The following recommendations are designed to maximize Proposition #123’s effectiveness in the event the measure passes. To address both the strengths and challenges the measure poses, we encourage the measure’s proponents, supporters, elected officials and Coloradans alike to consider the following recommendations:

    Address The Potential of a Growing Fund Balance – Institute a Performance Based Cap

    To best ensure that the fund does not grow too large, due to the aforementioned risks and challenges, the Legislature should create a framework to mitigate this risk by setting a Performance Based Cap. This will ensure that the fund remains positioned to address the state’s future affordable housing needs, honors the will of the voters, while ensuring that a lack of outcomes does not drive the fund balance to levels that threaten to crowd out other critical needs of the state.

        • The Performance Based Cap is a framework that incentives efficient and timely administration of the funds by the administrators and local government participants to mitigate the risks posed by a growing fund balance.
          • In alignment with the measures Three-Year Commitment Cycle the Performance Based Cap will require the Office of Economic Development and The Division of Housing, upon the completion of the first Three-Year Commitment Cycle and each subsequent cycle to produce a Periodic Fund Performance Analysis to the General Assembly detailing the fund’s performance to include the total percentage of funds encumbered during the commitment cycle.
          • If the fund fails to encumber no less than 80% (the Encumberment Threshold) of the total transferred to the Housing Fund from the General fund during the completed Three – Year Commitment Cycle, the State Legislature shall reduce the transfer the following year, equal to the Encumberment Shortfall.
          • If the fund fails to meet or exceed the Encumberment Threshold, the Division of Housing shall be required to engage a third-party vendor to issue a report identifying the cause of the inability to deploy the required amount of the tax transfer.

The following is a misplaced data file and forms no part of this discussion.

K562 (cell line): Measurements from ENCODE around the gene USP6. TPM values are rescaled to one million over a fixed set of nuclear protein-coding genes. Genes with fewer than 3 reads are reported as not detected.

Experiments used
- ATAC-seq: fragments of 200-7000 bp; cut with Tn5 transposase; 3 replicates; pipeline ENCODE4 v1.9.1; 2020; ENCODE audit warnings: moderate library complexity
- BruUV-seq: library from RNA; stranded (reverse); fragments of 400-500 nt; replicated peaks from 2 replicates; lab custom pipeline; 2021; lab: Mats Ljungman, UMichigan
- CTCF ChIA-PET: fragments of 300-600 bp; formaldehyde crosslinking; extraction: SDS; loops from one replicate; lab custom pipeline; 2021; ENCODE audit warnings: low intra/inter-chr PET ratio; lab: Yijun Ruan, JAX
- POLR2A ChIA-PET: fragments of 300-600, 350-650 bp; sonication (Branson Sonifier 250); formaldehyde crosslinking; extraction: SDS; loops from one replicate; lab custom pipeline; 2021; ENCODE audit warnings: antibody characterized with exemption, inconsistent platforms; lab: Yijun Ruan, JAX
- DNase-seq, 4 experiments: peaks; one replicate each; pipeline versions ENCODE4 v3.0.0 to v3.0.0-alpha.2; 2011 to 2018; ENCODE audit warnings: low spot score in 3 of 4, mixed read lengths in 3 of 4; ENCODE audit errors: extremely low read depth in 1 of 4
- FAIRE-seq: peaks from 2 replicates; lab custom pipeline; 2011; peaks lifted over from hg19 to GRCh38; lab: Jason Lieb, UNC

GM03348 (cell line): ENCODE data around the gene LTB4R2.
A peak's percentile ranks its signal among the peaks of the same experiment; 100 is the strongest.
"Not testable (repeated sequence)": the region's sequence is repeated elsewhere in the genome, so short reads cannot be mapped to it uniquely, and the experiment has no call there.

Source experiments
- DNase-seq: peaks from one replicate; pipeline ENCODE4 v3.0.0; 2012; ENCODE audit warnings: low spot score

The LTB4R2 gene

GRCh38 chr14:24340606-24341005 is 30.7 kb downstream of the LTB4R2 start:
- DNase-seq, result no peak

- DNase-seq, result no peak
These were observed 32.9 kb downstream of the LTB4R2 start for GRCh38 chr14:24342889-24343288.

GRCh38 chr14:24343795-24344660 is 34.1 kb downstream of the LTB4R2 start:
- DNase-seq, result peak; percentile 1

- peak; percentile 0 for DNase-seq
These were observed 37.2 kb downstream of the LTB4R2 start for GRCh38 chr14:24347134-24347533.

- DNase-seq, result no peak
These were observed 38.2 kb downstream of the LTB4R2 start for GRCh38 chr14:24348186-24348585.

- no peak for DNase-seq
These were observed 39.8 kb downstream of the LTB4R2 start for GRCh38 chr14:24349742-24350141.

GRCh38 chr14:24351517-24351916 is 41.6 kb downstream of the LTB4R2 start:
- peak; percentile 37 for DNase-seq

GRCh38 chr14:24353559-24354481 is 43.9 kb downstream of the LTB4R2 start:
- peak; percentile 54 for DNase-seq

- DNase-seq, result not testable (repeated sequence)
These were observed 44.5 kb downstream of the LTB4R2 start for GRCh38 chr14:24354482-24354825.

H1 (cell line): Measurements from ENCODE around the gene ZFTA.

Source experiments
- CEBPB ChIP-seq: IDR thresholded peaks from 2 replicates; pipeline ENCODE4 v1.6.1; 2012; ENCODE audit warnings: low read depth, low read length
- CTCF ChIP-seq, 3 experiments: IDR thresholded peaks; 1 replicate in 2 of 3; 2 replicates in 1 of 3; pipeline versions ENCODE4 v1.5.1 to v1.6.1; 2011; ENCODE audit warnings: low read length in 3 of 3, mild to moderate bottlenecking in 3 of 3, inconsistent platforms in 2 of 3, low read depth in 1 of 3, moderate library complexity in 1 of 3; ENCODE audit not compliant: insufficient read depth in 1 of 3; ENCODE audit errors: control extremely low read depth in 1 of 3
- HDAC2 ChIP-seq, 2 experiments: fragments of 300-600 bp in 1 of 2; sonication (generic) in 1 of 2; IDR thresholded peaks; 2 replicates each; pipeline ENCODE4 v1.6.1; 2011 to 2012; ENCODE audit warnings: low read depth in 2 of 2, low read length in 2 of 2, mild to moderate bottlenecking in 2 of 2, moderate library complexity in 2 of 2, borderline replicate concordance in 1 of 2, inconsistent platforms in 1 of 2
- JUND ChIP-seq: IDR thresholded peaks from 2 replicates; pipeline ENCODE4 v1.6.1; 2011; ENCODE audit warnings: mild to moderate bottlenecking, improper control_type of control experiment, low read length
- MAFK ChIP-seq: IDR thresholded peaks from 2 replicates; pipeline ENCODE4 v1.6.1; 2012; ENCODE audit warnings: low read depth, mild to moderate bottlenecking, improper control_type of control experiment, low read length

• If the funds meets or exceeds the encumberment threshold, no reduction of funding for the upcoming Three-Year Commitment Cycle is premised.
          • Any retained earnings held within the fund designated for the Tenant-Equity Vehicle Program shall not be included in the encumberment threshold calculation.

    Address The Risk of Reappropriation – “Re-Bruce” Reappropriated Funds

    While the measure sets in statute that funds transferred to the new Housing Fund cannot be used for any other purpose, and “may only be temporarily reduced in the event that the Legislative Council Staff March Economic and Revenue Forecast in any given year projects the next state fiscal year will fall below the revenue limit imposed by Section 20 of Article X (TABOR), the General Assembly may temporarily reduce the transfer of funds for one year to balance the state budget for the next fiscal year,” this clause may not be strong enough to eliminate the ability of reappropriation in future years.

        • Should this occur, the reappropriated funds shall lose their TABOR exempt status, and operate as normal General Fund dollars. This honors the measure as written and the will of the voters.

    Resist Attempts to Loosen the Requirements for Accepting Funds – Stay True to The Measures Value Proposition